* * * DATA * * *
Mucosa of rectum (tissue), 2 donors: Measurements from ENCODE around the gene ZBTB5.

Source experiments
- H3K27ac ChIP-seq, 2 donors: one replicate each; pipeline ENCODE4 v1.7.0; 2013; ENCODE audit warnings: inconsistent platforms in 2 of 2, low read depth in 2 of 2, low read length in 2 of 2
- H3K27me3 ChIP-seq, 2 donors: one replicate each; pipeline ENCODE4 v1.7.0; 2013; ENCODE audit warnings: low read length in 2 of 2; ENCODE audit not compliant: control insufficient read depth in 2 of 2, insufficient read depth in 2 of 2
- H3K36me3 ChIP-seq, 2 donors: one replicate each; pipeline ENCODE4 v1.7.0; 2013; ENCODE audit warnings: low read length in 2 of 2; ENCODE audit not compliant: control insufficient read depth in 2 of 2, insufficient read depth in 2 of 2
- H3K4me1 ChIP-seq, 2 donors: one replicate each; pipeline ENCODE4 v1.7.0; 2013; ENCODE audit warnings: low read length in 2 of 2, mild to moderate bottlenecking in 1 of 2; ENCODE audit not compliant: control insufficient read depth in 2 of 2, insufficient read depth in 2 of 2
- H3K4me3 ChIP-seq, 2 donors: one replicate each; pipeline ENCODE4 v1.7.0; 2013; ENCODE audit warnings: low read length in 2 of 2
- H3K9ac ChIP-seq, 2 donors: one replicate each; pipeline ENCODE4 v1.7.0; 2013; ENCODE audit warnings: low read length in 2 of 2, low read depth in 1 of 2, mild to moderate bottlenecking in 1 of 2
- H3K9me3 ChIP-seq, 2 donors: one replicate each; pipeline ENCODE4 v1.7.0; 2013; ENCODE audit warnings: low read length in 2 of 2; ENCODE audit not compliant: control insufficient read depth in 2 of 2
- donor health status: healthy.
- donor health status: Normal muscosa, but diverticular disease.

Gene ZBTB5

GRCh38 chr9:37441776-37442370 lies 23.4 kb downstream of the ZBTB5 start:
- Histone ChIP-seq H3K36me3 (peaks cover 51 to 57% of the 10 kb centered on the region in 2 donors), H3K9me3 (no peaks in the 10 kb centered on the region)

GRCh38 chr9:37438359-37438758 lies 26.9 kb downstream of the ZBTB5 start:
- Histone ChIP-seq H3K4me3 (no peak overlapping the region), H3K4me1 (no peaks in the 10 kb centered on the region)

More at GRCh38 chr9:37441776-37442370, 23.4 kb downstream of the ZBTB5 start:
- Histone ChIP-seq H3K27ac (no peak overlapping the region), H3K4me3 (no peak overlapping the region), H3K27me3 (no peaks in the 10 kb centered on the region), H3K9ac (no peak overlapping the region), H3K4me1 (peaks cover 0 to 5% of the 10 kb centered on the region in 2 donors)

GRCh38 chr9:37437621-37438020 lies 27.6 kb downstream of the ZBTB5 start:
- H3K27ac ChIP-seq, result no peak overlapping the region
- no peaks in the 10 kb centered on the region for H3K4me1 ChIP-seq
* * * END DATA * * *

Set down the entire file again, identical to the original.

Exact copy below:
Mucosa of rectum (tissue), 2 donors: Measurements from ENCODE around the gene ZBTB5.

Source experiments
- H3K27ac ChIP-seq, 2 donors: one replicate each; pipeline ENCODE4 v1.7.0; 2013; ENCODE audit warnings: inconsistent platforms in 2 of 2, low read depth in 2 of 2, low read length in 2 of 2
- H3K27me3 ChIP-seq, 2 donors: one replicate each; pipeline ENCODE4 v1.7.0; 2013; ENCODE audit warnings: low read length in 2 of 2; ENCODE audit not compliant: control insufficient read depth in 2 of 2, insufficient read depth in 2 of 2
- H3K36me3 ChIP-seq, 2 donors: one replicate each; pipeline ENCODE4 v1.7.0; 2013; ENCODE audit warnings: low read length in 2 of 2; ENCODE audit not compliant: control insufficient read depth in 2 of 2, insufficient read depth in 2 of 2
- H3K4me1 ChIP-seq, 2 donors: one replicate each; pipeline ENCODE4 v1.7.0; 2013; ENCODE audit warnings: low read length in 2 of 2, mild to moderate bottlenecking in 1 of 2; ENCODE audit not compliant: control insufficient read depth in 2 of 2, insufficient read depth in 2 of 2
- H3K4me3 ChIP-seq, 2 donors: one replicate each; pipeline ENCODE4 v1.7.0; 2013; ENCODE audit warnings: low read length in 2 of 2
- H3K9ac ChIP-seq, 2 donors: one replicate each; pipeline ENCODE4 v1.7.0; 2013; ENCODE audit warnings: low read length in 2 of 2, low read depth in 1 of 2, mild to moderate bottlenecking in 1 of 2
- H3K9me3 ChIP-seq, 2 donors: one replicate each; pipeline ENCODE4 v1.7.0; 2013; ENCODE audit warnings: low read length in 2 of 2; ENCODE audit not compliant: control insufficient read depth in 2 of 2
- donor health status: healthy.
- donor health status: Normal muscosa, but diverticular disease.

Gene ZBTB5

GRCh38 chr9:37441776-37442370 lies 23.4 kb downstream of the ZBTB5 start:
- Histone ChIP-seq H3K36me3 (peaks cover 51 to 57% of the 10 kb centered on the region in 2 donors), H3K9me3 (no peaks in the 10 kb centered on the region)

GRCh38 chr9:37438359-37438758 lies 26.9 kb downstream of the ZBTB5 start:
- Histone ChIP-seq H3K4me3 (no peak overlapping the region), H3K4me1 (no peaks in the 10 kb centered on the region)

More at GRCh38 chr9:37441776-37442370, 23.4 kb downstream of the ZBTB5 start:
- Histone ChIP-seq H3K27ac (no peak overlapping the region), H3K4me3 (no peak overlapping the region), H3K27me3 (no peaks in the 10 kb centered on the region), H3K9ac (no peak overlapping the region), H3K4me1 (peaks cover 0 to 5% of the 10 kb centered on the region in 2 donors)

GRCh38 chr9:37437621-37438020 lies 27.6 kb downstream of the ZBTB5 start:
- H3K27ac ChIP-seq, result no peak overlapping the region
- no peaks in the 10 kb centered on the region for H3K4me1 ChIP-seq